Towards the end of the joint statement on Ukraine, “The two sides call for stopping all moves that lead to tensions and the protraction of fighting to prevent the crisis from getting worse or even out of control.”
Even a child knows that the simplest way to end the war is for Russia to withdraw from Ukrainian territory. This is so obvious, yet China is not urging Putin to do so.
There is scant evidence that China is actively exporting weapons and military equipment to Russia. Nonetheless, there are worrying indications that Chinese businesses – even state-owned ones – are not immune from making a quick profit.
In September 2022, Ukraine found Chinese-made M-83 60mm mortar rounds and MP-1A fuses in Russian fighting positions. These likely reached Russia through intermediaries like Albania or Afghanistan via the grey arms market.
It is also alleged that a dozen shipments of Chinese drone parts reached Russia via Turkey, while 12 tons of Chinese-made body armour also reached Russia. DJI sent parts such as batteries and cameras to Russia via the UAE. Ukrainian soldiers have shot down a Mugin-5 Pro commercial UAV, made in Xiamen, China, armed with a 20kg bomb to turn it into a “dumb bomb”.
There are also allegations that Chinese state-owned Norinco sent 1,000 CQ-A assault rifles to Russian company Tekhkrim in June 2022. These assault rifles modelled on the M16 were described as “civilian hunting rifles”.
It will be virtually impossible for China to secretly export overt items such as armoured vehicles or artillery rounds to Russia without this being discovered. However, if China reverses its self-imposed ban on exporting lethal arms to Russia, this will threaten to widen the war.
Yet, in China’s warped logic, NATO and the West are guilty of protracting the war by supplying Ukraine with the means to defend itself. It obviously believes that “civilian hunting rifles” (aka assault rifles) are somehow contributing to peace in Ukraine, and that the war is best ended by Ukraine surrendering to Russian tyranny.
Xi’s staunch alignment with Russia has taken the gloss of China’s relations with both Western and Eastern European capitals. No matter how China markets itself, or what flowery language it utters, nothing can disguise Xi’s deliberate support for Russia.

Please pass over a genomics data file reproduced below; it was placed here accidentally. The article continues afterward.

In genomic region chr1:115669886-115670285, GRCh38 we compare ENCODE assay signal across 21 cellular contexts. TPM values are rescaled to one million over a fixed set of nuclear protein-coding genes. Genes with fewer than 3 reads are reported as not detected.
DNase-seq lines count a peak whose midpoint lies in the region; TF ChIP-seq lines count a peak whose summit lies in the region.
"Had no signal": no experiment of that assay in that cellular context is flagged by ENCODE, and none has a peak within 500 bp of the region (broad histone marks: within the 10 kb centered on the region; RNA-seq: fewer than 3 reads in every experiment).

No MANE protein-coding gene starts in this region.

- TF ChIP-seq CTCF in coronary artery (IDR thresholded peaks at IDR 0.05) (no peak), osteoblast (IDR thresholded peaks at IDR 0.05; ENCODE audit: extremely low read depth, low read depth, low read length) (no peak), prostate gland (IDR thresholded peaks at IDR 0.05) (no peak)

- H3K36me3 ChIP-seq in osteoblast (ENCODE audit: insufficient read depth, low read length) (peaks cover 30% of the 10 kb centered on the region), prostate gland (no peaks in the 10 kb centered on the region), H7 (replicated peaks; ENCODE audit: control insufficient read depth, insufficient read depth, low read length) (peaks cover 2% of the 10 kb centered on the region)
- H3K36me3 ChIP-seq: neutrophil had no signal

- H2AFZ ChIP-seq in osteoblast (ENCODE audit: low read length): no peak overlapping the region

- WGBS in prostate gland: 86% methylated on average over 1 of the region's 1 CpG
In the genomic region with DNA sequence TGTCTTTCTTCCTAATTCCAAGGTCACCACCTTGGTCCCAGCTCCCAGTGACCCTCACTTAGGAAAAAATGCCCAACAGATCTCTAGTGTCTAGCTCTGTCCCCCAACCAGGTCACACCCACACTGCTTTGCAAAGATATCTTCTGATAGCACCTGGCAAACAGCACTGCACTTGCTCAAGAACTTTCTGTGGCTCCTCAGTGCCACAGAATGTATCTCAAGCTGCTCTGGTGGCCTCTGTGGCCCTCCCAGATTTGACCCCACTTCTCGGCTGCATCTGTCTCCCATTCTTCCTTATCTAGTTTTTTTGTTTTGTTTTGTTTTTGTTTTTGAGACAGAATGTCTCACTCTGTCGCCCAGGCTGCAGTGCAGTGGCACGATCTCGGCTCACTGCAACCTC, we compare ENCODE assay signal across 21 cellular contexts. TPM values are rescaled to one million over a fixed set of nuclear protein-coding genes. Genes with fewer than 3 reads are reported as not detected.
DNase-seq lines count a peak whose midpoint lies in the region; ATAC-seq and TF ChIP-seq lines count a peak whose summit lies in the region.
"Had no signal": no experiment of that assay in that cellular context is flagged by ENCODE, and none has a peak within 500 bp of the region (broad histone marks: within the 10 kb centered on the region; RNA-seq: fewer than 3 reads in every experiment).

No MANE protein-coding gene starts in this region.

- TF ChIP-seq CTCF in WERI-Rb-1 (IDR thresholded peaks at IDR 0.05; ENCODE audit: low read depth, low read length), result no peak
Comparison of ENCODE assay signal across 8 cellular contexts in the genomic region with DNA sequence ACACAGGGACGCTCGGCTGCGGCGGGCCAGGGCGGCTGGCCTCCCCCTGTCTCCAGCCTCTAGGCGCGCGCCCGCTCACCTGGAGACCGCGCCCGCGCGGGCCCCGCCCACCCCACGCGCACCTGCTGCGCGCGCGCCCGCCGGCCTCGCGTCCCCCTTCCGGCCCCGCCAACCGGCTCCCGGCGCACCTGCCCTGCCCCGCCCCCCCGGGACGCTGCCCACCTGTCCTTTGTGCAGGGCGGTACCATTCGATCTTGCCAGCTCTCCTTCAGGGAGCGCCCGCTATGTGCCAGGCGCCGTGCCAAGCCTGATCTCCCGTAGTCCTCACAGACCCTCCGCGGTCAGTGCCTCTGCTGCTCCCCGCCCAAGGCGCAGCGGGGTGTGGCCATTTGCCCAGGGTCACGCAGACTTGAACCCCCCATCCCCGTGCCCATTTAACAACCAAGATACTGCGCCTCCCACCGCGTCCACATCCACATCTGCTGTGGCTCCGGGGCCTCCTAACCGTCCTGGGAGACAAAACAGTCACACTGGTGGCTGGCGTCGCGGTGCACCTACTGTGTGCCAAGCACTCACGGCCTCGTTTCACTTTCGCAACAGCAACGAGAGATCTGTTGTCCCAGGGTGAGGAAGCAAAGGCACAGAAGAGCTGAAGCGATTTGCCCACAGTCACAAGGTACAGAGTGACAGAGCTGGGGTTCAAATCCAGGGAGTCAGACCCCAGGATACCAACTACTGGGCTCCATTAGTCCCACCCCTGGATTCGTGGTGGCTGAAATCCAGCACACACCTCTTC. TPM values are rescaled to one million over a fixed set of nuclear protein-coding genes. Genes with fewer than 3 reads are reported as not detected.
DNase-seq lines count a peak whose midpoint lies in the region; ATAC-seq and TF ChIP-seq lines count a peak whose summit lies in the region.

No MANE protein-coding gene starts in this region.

Xi said that “to consolidate and develop long-term good-neighbourly and friendly relations with Russia conforms to the historical logic and is China’s strategic choice, which will not be affected by any turn of events”. Furthermore, “No matter how the international situation changes, China will continue to promote the China-Russia comprehensive strategic partnership of coordination for a new era.”
This is pretty clear. No matter what war crimes Russia commits, no matter how long the invasion continues, China will treasure its relationship with Russia.
Xi said that, since China and Russia are permanent members of the UNSC, they both have “natural responsibilities to make joint efforts to steer and promote global governance in a direction that meets the expectations of the international community and promote the building of a community with a shared future for mankind”.
Yet, that direction is not good, and it certainly does not find favour with the majority of the international community. Beijing asserted, “China has based its position on the merits of the matter per se and stood firm for peace and dialogue and on the right side of history.” Of course, the Chinese Communist Party has turned the rewriting of history into both an art and science.
Xi and Putin were at pains to point out that their relationship transcended the type of military-political alliance common during the Cold War; it has “the nature of no alliance, no confrontation and not targeting any third party”.
Again, this is blatant misdirection, for China is upholding Russia’s confrontation with Ukraine, including the deaths of thousands of civilians and combatants.
Why is China so adamant? The Center for Strategic and International Studies in the USA identified five ways in which China benefits from its relationship with Moscow: Russia supports China’s core interests; Vladimir Putin personally supports Xi Jinping and his key initiatives; Russia helps to magnify China’s global reach at the expense of Western influence; Russia enhances China’s military power through arms sales and joint military exercises; and Russia assists China in meeting important economic and energy needs.
Under the latter point, for example, Chinese imports from Russia by value comprise crude oil (51 per cent), coal (9 per cent), petroleum gases (5 per cent) and refined oil (1.7 per cent).
Yet March’s Xi-Putin summit can perhaps be best described by the Chinese idiom “Loud thunder but few raindrops”. There were vague promises and plans, but overall there were positive advances for China and losses for Russia.
Sam Greene, Professor of Russian Politics at King’s College London, commented that Putin was “obscenely generous” with his praise and offers.